The increasing popularity of "social finance" and "social enterprise" may be symptomatic of a growing impatience with government response rates in making essential changes. It also is a sign of a modern societal eagerness to accomplish good at a pace accustomed to the Internet Age. Today's generation has little tolerance for artificial structures and bureaucratic rationales for why something can or cannot be done.
The notion that private businesses must function within bottom-line financial silos is simply no longer true. Moreover, the idea that government funded not-for-profits altruistically exist to solely support the welfare state is equally deemed absurd. It has been widely acknowledged that we now live in a reality where there is a sector-wide responsibility to achieve sustainable gains across all financial, social and environmental domains. This new reality has brought into question the role of government and the value proposition of neoclassical liberalism in the face of austerity.
Neoclassical liberalism is a political ideology that advocates civil liberties and political freedom, limited government and a belief in the free market. This stance largely aligns with the social finance and social enterprise movement. Impact investors and social entrepreneurs want to accomplish good in a sustainable manner without the bureaucratic vehicle of politics slowing them down.
The idea of these high net-worth individuals and empowered citizens taking action into their own hands is exciting, but what does this mean for our society as a whole? What if one impact investor can provide a greater social return on investment than an elected government? What if a single social entrepreneur can provide poverty-alleviation faster than an entire team of policy experts from a dedicated department? What if a successful capitalist is more effective at achieving social outcomes than an elected president or prime minister? Or alternatively, what happens if these new influential individual investors, entrepreneurs and capitalists make a mistake or abuse their influence?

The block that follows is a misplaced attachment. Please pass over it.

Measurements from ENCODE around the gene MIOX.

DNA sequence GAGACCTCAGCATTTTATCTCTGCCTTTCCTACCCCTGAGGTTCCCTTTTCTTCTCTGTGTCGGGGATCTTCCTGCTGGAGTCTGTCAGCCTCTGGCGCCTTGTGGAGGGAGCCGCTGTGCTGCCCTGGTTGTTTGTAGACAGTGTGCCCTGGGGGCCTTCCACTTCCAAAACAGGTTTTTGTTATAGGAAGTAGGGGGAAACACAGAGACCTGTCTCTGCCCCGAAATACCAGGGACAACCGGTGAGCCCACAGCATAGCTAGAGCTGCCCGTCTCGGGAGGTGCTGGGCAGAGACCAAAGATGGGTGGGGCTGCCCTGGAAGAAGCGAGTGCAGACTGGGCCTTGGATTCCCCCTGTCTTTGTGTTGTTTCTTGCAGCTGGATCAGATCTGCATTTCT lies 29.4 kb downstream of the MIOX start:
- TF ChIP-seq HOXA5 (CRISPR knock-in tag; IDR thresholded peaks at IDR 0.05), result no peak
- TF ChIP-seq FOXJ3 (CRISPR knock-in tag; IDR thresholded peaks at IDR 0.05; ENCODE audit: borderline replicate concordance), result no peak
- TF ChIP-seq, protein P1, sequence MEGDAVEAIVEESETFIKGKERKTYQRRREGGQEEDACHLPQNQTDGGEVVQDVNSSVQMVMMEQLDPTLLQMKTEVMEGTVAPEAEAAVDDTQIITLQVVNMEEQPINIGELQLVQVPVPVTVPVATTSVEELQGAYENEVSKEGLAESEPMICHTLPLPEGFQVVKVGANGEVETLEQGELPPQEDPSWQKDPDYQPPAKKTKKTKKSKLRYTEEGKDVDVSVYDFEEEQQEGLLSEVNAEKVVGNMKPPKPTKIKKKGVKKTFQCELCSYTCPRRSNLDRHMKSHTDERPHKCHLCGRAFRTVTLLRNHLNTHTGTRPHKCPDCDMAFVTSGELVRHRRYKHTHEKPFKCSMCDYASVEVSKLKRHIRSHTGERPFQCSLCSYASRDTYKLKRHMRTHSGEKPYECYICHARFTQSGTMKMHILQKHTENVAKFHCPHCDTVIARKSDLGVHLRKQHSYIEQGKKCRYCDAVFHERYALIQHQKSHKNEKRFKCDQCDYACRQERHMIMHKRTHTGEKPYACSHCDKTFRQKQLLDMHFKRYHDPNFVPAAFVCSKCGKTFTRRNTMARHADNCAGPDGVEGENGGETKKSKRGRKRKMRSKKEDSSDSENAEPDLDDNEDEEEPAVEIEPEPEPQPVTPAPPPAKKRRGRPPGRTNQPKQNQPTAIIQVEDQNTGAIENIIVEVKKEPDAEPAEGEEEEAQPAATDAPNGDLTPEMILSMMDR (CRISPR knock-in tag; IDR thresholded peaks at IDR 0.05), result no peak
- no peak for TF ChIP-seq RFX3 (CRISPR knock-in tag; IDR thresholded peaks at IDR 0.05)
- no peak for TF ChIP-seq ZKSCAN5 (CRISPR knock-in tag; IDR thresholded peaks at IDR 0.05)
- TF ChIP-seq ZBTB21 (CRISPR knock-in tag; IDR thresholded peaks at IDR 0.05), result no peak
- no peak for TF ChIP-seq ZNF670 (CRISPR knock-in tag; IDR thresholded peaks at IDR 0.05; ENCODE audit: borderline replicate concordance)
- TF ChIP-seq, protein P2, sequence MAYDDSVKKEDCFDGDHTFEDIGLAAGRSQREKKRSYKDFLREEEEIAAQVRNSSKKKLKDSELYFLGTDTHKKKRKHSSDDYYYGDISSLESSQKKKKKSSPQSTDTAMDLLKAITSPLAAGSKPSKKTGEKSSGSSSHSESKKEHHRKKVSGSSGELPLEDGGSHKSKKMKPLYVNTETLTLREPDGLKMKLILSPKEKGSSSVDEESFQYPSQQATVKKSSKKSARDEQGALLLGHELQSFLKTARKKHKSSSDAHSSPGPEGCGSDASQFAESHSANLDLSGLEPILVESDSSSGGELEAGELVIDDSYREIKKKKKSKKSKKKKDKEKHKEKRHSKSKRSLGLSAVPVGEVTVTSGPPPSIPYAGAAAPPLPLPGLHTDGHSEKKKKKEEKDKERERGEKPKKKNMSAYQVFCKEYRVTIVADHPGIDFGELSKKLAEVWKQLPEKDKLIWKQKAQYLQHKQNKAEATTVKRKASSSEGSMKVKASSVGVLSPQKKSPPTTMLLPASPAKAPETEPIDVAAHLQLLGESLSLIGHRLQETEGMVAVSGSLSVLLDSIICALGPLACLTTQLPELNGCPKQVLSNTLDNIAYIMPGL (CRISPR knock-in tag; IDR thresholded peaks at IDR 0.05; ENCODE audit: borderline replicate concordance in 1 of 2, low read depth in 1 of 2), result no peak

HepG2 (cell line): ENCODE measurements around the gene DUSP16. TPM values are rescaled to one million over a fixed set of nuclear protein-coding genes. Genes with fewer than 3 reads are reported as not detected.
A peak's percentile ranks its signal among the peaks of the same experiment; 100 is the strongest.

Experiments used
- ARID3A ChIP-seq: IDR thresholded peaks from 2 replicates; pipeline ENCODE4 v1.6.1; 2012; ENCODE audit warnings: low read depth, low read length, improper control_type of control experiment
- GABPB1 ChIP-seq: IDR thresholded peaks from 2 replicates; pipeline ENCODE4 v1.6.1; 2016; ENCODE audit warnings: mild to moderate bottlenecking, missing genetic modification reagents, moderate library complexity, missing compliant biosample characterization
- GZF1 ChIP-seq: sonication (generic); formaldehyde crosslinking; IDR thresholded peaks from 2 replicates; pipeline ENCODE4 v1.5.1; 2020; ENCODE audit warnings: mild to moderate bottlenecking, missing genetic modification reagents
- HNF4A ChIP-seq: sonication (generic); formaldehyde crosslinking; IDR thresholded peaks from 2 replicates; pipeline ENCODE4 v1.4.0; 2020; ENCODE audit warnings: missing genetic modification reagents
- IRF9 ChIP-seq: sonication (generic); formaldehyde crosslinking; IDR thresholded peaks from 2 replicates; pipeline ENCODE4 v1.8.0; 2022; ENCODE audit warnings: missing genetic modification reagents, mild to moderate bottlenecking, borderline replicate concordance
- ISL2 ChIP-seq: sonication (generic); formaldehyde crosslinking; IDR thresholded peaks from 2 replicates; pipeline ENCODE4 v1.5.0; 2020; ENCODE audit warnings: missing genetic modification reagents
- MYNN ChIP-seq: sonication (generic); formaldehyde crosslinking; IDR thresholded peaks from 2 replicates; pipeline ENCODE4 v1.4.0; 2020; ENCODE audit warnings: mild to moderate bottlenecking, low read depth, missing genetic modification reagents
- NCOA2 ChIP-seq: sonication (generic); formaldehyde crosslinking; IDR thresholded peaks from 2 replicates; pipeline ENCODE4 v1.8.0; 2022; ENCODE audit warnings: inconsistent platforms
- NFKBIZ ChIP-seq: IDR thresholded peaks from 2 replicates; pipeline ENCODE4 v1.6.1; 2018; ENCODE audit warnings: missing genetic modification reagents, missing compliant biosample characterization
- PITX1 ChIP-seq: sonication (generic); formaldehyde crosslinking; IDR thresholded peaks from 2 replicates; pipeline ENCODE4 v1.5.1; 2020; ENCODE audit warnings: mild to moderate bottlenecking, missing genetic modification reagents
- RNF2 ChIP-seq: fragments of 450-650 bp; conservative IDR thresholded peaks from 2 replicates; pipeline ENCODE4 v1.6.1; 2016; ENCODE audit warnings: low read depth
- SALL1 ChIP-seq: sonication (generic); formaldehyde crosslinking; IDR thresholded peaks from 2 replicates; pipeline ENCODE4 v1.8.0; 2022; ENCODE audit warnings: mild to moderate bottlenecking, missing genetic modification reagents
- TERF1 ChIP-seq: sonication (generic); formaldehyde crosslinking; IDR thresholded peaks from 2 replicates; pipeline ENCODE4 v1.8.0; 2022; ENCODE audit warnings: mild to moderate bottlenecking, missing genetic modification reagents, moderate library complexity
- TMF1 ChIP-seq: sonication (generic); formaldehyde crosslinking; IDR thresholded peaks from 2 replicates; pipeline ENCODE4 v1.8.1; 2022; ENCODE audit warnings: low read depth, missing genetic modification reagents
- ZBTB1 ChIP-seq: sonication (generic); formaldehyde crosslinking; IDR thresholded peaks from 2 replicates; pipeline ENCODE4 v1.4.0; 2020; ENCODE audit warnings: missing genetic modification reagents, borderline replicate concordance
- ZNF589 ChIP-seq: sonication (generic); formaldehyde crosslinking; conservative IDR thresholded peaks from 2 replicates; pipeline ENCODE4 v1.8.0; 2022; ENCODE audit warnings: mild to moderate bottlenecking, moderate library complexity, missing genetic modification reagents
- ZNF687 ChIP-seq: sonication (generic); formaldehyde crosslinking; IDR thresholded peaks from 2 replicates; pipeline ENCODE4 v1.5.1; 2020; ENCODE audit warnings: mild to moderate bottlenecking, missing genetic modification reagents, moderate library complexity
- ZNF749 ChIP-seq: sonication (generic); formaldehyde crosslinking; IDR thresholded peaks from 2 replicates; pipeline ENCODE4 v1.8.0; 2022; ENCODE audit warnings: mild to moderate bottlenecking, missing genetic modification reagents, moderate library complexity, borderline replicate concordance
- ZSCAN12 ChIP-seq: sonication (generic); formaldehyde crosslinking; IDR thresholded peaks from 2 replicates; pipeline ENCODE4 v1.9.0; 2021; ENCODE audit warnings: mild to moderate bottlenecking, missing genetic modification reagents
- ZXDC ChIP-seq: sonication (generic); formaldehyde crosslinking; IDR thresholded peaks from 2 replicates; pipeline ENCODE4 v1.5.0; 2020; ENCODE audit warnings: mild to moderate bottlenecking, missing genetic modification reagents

Advocates for this type of progressive change may wish to pursue an alternative trajectory if the long-term consequences of this social finance and social enterprise movement lead to a form of market totalitarianism. However, proponents would argue, this probably will not be the case, as social finance and social enterprise are all about social justice and social change. As long as we keep bridging such terms with the word 'social', we can surely talk ourselves out of applying any critical thought to the long-term consequences of such a philosophical shift.
While governments can always reduce or expand their role in this space, they should never delegate the responsibility. If governments endorse social finance and social enterprise development, they are invariably transferring at least some of the decision-making power to investors and entrepreneurs away from politicians and policy experts. If this new power goes unchecked, there is nothing currently in place to hold these new 'social capitalists' accountable.
Furthermore, there would not be any systems in place to react to market fluctuations affecting social ventures, which supposedly would be serving those in need. This is not to say we should not pursue such undertakings, but governments need to clarify their position in this movement by reexamining their roles and responsibilities in the social/economic sphere, as well as the turf they currently occupy and why. Otherwise, governments may lose their credibility, leading to a power transfer where the checks and balances that we largely take for granted would be lost, all in the name of "social change."
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